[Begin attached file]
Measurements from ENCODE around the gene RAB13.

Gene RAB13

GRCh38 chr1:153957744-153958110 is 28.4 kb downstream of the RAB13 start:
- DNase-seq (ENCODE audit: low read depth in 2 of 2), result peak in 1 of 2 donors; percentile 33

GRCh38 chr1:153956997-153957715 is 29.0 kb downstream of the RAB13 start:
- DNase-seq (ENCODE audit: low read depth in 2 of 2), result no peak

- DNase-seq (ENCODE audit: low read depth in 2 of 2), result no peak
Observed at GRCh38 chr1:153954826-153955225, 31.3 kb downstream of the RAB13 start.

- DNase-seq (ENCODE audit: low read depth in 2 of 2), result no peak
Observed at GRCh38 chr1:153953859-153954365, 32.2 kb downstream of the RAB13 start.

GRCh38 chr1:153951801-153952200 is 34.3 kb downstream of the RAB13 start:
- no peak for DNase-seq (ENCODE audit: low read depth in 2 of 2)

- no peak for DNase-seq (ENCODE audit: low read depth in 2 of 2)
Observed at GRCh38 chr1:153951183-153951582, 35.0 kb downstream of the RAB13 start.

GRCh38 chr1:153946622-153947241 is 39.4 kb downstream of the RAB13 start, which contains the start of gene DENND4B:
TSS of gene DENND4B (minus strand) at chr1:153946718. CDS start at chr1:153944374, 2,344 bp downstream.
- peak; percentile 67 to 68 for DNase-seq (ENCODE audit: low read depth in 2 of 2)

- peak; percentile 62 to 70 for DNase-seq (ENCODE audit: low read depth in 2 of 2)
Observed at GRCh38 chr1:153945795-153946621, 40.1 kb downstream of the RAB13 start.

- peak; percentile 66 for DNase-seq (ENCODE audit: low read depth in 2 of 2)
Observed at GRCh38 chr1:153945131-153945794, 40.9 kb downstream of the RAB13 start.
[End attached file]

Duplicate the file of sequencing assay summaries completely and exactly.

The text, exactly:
Measurements from ENCODE around the gene RAB13.

Gene RAB13

GRCh38 chr1:153957744-153958110 is 28.4 kb downstream of the RAB13 start:
- DNase-seq (ENCODE audit: low read depth in 2 of 2), result peak in 1 of 2 donors; percentile 33

GRCh38 chr1:153956997-153957715 is 29.0 kb downstream of the RAB13 start:
- DNase-seq (ENCODE audit: low read depth in 2 of 2), result no peak

- DNase-seq (ENCODE audit: low read depth in 2 of 2), result no peak
Observed at GRCh38 chr1:153954826-153955225, 31.3 kb downstream of the RAB13 start.

- DNase-seq (ENCODE audit: low read depth in 2 of 2), result no peak
Observed at GRCh38 chr1:153953859-153954365, 32.2 kb downstream of the RAB13 start.

GRCh38 chr1:153951801-153952200 is 34.3 kb downstream of the RAB13 start:
- no peak for DNase-seq (ENCODE audit: low read depth in 2 of 2)

- no peak for DNase-seq (ENCODE audit: low read depth in 2 of 2)
Observed at GRCh38 chr1:153951183-153951582, 35.0 kb downstream of the RAB13 start.

GRCh38 chr1:153946622-153947241 is 39.4 kb downstream of the RAB13 start, which contains the start of gene DENND4B:
TSS of gene DENND4B (minus strand) at chr1:153946718. CDS start at chr1:153944374, 2,344 bp downstream.
- peak; percentile 67 to 68 for DNase-seq (ENCODE audit: low read depth in 2 of 2)

- peak; percentile 62 to 70 for DNase-seq (ENCODE audit: low read depth in 2 of 2)
Observed at GRCh38 chr1:153945795-153946621, 40.1 kb downstream of the RAB13 start.

- peak; percentile 66 for DNase-seq (ENCODE audit: low read depth in 2 of 2)
Observed at GRCh38 chr1:153945131-153945794, 40.9 kb downstream of the RAB13 start.